**Math Graphics:**

**Count By Tens Grid
Game**

**Today's
Snack:** Depending
on what you decide to use for markers for this game - popcorn, dried beans, dry
macaroni, oyster crackers - have extras and cook them for your snack. Pop some
extra popcorn, soak extra beans overnight in a slow cooker and make homemade
baked beans, whip up some macaroni and cheese, or heat some soup and top with some
extra oyster crackers. Wash your snack down with exactly TEN swallows of milk
or water!

--------------------

** Supplies:**

**Graph paper with 1" guidelines | tape
| ruler | thin marker**

**Five index cards | deck of playing
cards, face cards removed**

**At least 100 per player of some kind
of small item to use as markers for this game: popcorn kernels, dried beans,
dry macaroni, oyster crackers, M&M's, etc., in snack-size zip-lock bags**

It's
so much easier when you do math by bigger numbers instead of smaller ones! This
game will help children who are in second grade or older realize how much more
quickly you can count by 10's, rather than by 1's. It sets them up nicely for
when multiplication is introduced.

You
can make one or more of these grids and laminate them so that you can use them
over and over. Make one for each student. Older students may enjoy making their
own.

Simply
tape together two pieces of graph paper so that the one-inch squares line up.
Flip over to the other side. Using a thin colored marker or Sharpie pen and a
ruler, mark out a grid that is 10" wide and 10" tall. Go back and mark 1"
squares by drawing lines on the inch guidelines. You should end up with a grid
that has 10 squares horizontally and 10 squares vertically.

On each
of the five index cards, write down one number between 1 and 100 at random. Stack
them in order, from the smallest to the largest number. You will use these to
get the student(s) started on counting by tens.

Give
each student a bag of markers, and encourage them NOT to lose any or let them
drop on the floor!

Depending
on the age of the student or students, you can lead them in an exploration of
how many squares there are altogether on their grids. Call out a couple of
one-digit numbers, perhaps 3 and 9, and have them place one marker (popcorn
kernel, oyster cracker, or whatever you're using) on the squares on the
left-hand column of the grid. See how they don't fill the column to the bottom
when they work with a number that is lower than 10? See how much of the
100-space grid is left unfilled? Depending on the students' ages, you can point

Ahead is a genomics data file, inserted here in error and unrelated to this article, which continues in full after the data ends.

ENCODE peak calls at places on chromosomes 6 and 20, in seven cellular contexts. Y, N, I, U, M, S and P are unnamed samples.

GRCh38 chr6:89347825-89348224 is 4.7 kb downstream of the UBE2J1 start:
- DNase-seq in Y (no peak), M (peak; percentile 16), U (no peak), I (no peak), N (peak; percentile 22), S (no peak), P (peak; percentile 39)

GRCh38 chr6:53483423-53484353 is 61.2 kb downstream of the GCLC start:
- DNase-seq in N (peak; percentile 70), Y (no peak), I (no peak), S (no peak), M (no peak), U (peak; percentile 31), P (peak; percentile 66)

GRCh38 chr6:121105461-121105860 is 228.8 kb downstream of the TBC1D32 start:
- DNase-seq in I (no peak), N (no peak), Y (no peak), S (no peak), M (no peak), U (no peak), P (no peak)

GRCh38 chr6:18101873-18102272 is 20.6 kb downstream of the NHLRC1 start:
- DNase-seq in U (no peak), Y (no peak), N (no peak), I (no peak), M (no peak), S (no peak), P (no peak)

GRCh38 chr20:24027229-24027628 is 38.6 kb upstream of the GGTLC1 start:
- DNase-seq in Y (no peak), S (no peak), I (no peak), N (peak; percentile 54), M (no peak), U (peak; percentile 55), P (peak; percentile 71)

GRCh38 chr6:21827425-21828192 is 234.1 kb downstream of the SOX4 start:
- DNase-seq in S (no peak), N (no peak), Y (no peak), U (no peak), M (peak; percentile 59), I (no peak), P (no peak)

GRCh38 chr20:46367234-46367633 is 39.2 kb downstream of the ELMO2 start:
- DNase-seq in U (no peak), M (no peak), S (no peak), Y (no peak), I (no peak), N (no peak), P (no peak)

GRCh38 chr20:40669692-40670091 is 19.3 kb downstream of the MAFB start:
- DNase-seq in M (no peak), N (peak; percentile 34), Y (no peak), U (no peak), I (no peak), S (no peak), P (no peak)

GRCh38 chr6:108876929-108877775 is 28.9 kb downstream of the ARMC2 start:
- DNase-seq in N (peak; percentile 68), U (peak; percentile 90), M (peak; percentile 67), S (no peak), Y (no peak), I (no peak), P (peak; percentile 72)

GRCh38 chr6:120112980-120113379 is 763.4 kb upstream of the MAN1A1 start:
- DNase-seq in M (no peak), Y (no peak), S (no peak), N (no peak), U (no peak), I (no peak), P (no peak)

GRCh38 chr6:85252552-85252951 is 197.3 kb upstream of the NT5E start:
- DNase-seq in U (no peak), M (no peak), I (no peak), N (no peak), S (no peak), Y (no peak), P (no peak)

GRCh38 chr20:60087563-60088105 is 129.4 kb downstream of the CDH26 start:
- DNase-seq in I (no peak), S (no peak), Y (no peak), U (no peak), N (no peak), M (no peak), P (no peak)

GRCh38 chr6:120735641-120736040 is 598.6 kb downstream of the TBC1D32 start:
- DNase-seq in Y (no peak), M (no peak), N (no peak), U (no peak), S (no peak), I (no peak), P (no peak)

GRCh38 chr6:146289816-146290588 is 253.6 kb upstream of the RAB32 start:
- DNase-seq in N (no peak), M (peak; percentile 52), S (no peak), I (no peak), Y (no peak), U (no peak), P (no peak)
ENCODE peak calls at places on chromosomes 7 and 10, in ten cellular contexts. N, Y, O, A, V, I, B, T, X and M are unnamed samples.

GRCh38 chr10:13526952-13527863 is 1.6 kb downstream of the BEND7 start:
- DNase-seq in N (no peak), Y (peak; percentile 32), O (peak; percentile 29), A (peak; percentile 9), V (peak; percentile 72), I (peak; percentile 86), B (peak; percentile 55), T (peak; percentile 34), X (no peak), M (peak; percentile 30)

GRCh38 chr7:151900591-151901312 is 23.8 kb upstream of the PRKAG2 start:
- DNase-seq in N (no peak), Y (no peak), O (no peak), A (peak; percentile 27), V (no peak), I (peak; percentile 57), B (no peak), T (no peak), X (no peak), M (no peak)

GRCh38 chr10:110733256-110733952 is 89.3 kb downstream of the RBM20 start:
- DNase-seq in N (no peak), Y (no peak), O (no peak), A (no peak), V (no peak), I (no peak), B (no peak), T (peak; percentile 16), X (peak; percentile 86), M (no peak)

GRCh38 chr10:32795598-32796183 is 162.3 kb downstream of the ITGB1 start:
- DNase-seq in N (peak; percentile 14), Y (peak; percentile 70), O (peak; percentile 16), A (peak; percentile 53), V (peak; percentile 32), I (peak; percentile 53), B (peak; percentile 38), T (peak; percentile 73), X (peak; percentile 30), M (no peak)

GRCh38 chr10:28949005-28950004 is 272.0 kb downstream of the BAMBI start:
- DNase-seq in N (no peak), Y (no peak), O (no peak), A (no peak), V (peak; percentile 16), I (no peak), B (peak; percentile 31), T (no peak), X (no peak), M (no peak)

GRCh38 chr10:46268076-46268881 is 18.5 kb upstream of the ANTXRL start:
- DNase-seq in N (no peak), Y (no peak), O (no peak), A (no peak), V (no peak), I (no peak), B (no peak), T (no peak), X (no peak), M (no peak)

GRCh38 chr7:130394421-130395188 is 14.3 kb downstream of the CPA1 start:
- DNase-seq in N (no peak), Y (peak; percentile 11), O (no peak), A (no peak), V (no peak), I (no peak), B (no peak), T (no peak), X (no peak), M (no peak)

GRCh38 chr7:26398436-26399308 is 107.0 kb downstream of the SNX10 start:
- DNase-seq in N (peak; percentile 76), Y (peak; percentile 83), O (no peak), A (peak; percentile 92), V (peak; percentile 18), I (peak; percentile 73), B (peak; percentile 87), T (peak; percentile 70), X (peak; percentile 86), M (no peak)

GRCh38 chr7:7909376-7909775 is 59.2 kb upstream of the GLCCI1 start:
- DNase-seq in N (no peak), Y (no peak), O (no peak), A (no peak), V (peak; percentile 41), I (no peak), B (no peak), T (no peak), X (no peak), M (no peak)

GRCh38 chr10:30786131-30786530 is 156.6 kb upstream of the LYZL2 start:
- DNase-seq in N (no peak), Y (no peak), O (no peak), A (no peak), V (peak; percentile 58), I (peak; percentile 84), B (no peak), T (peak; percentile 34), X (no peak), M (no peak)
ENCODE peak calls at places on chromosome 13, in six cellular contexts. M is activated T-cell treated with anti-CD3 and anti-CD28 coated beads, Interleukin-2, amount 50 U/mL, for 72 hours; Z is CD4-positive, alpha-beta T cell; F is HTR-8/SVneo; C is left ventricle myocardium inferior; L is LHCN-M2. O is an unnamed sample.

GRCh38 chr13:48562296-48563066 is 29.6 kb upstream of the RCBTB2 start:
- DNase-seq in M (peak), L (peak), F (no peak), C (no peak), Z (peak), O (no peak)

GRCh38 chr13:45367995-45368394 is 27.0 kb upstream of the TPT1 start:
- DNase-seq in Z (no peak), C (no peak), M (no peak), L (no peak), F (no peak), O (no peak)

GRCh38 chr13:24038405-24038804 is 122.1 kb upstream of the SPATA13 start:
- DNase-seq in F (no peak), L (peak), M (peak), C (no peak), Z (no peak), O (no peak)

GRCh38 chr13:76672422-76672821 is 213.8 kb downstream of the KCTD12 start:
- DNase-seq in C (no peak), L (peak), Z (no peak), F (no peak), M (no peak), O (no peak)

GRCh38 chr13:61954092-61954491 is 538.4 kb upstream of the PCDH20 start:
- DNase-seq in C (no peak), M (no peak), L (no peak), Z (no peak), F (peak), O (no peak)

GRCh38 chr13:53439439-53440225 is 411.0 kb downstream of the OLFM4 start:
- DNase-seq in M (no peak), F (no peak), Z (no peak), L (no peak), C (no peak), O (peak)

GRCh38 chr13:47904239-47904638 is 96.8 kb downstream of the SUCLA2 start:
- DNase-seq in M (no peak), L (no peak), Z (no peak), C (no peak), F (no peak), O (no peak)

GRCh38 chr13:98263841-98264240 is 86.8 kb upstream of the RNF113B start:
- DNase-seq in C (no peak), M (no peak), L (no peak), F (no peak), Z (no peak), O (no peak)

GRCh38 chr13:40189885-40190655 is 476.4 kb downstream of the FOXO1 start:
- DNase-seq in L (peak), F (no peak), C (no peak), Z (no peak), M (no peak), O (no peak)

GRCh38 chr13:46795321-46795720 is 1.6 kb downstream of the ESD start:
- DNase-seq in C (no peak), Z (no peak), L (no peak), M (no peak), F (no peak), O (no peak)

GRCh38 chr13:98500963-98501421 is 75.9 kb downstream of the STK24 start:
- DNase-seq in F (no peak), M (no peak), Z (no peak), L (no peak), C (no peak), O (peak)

out that with a 100- 3 squares filled,

Now
call out a number between 10 and 20 - perhaps 13. Ask them to fill out the grid
to represent that number. Some of them will realize they can leave the ones
they already have on there and add more to get to the number 13. Others will
remove the ones they had on there and count out 13 more.

Now
call out 23. Again, some will realize they can fill out the column they already
have and simply add 10 more, while others will remove the 13 they had in place,
and count out 23 more.

Either
way, they will quickly learn the pattern when you count by 10's.

Now
make it a game by showing them the index cards you prepared, one at a time.
Start with the smallest of the five numbers. Ask the students to race to put
their markers on the right number of squares. Don't tell them to clear their
grids each time; they might catch on to an important lesson on their own.

If
you start off with "12," and the second number you show is "37," for example, they
will soon realize that the fastest way to get from "12" to "37" is to fill out
the second column to the bottom to equal "20," fill out one more column to get to "30," and then add
seven more, to come to "37." Let's say your third number is "54." They should
realize that they should fill out five full columns and then add four
remainders.

Go
through the rest of your prepared index cards, until they all have the hang of
it.

Now
clear their grids, and begin another game with the playing cards (face cards
removed). The aces represent a "1." Lay the deck face down in the middle of the
table. Make sure each student has at least 100 markers and a grid. To play, the
first player turns over a playing card, and gets to fill his or her grid with that
number of markers. Say the card is a nine of clubs. The player should put nine
markers on his or her grid.

Then
the next player turns over a card. Say it's a six of diamonds. That player
should put six markers on his or her grid.

Keep
going, taking turns, until someone has completely filled out his or her grid.
They win! Younger kids might benefit from a winning number of 50 (five full
columns) rather than 100 (10 full columns), so that the game doesn't go on too
long.

Point
out the two ways of knowing how many markers you have on your grid: count them
individually (boo!), or count by tens and add the remainders (yay!).

You'll
find that some kids believe that a number is "bigger" if there are more beans
in the right-hand column. For example, one student might have 42 beans - four
filled columns with two left over in the fifth column. But another student might
have 39 beans - three filled columns, with nine left over. Explain to kids that
even though it looks like the student with the "9" has more beans than the
student with the "2," because the first student has __four__ columns of 10 (=
40) and the other only has __three__ (= 30), the student with the 42 beans
actually has more.

You
can probably invent several different ways to play this game - including
starting with a filled grid, and removing markers through subtraction. The
first one with an empty grid wins.

This
is a great way to give kids number sense . . . which is worth more than a hill
of beans!